Predictive modelling for solely management reasons is itself a theoretically questionable aim, with many archaeologists from both areas of the discipline finding the idea that it is possible to manage archaeology without understanding it highly problematic (Gaffney and van Leusen 1995). However, even if we set these concerns aside then the use of correlative predictive models may still be found to be a highly undesirable way to proceed. The main issues might be argued to be that
These claims, obviously, require some enlargement.
There are many methodological problems with the most popular statistical procedures for generating predictive models (see Woodman and Woodward 2002 for an excellent discussion) but the most serious issue is probably that most practitioners make no attempt to find out how well their models actually perform. To do so requires that the predictions of the model be compared with the archaeological resource (or at least an unbiased sample of it) and the only way to do this, of course, is to collect more archaeological data. This represents something of a 'Catch 22' for predictive modelling, because data collection is precisely the activity that most model-builders are usually trying to avoid. Consequently, instead of finding out how well the model predicts undiscovered archaeology, models are evaluated as to how well they predict their own data, and measures such as 'gain statistics' (Kvamme 1992) are offered. These are not measures of the performance of the model, because if it means anything, 'performance' must mean the extent to which the model predicts undiscovered archaeology. Instead, these are measures of the extent to which the model is internally consistent. Gain (and similar) statistics are widely touted as the former, however:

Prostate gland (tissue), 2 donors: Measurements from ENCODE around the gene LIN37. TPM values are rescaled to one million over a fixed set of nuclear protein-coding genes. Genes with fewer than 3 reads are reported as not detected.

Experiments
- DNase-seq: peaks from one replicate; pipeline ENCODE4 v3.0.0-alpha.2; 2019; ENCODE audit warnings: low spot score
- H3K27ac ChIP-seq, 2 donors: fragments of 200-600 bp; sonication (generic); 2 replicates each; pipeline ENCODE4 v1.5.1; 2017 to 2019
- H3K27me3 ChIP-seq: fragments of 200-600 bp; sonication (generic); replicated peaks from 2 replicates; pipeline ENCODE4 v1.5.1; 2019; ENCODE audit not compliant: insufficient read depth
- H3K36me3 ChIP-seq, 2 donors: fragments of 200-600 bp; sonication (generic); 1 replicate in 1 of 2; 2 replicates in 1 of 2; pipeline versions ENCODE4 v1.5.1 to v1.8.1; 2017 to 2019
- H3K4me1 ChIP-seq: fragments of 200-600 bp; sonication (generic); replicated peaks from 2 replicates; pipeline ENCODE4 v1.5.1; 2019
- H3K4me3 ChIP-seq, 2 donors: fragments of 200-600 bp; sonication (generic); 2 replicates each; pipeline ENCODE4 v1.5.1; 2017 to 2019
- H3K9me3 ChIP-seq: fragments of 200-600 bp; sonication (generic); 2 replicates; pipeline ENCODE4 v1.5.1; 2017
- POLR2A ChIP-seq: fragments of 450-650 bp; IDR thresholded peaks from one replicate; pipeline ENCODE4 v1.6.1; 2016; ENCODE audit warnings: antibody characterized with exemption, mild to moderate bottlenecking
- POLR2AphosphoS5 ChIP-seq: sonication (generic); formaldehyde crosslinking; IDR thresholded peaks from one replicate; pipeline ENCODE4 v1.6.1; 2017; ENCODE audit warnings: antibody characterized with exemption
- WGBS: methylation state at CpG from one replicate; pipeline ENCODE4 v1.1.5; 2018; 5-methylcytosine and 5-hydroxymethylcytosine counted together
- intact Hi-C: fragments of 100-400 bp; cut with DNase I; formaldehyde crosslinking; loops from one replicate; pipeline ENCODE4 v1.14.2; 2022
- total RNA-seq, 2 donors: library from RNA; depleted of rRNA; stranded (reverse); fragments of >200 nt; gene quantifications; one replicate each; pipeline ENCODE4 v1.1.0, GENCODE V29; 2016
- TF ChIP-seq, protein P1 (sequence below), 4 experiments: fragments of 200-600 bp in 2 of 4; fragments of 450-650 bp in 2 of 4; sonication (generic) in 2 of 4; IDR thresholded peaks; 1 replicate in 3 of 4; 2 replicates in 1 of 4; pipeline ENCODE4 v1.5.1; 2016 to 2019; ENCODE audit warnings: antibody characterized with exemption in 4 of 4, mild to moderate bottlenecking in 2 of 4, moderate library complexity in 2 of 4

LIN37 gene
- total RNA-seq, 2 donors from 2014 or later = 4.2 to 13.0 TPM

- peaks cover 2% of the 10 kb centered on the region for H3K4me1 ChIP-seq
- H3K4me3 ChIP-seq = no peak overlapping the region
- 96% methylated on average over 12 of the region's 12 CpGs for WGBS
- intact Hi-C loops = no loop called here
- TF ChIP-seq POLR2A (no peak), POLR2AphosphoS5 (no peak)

'Another way to assess the performance of a predictive model is to measure its gain in accuracy over a random or null classification'
(Warren and Asch 2000).
The use of these statistics, and attempts to 'pass them off' as performance measures also cannot hide the fact that the gain of most published predictive models is — by any rational estimation — not very good. Regression models typically produce correlation coefficients of 25-30%, or gain statistics around 60-70%. In short, models simply do not perform at a level that is very useful for either explanation or management purposes.
There is little point to developing a model that is not connected to some consequential management action and, in this respect, there are to date very few instances in which development plans or archaeological mitigations have actually been altered on the basis of a statistical prediction of archaeological characteristics. In the case of development control, there is often a need (and sometimes a legal requirement) to look for archaeology on the ground whether the model predicts archaeology or not. This, of course, provides for a strangely biased sample of the archaeological record because we are only looking for archaeological materials where development takes place. It is still probably better than the alternative, which is to actually use the model to decide how we should look for archaeological resources.